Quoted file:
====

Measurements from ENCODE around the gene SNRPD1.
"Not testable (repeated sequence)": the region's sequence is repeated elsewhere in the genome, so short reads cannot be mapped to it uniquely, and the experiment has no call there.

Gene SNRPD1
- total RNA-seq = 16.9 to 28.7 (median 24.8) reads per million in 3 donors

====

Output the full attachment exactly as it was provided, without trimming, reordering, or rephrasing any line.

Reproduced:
Measurements from ENCODE around the gene SNRPD1.
"Not testable (repeated sequence)": the region's sequence is repeated elsewhere in the genome, so short reads cannot be mapped to it uniquely, and the experiment has no call there.

Gene SNRPD1
- total RNA-seq = 16.9 to 28.7 (median 24.8) reads per million in 3 donors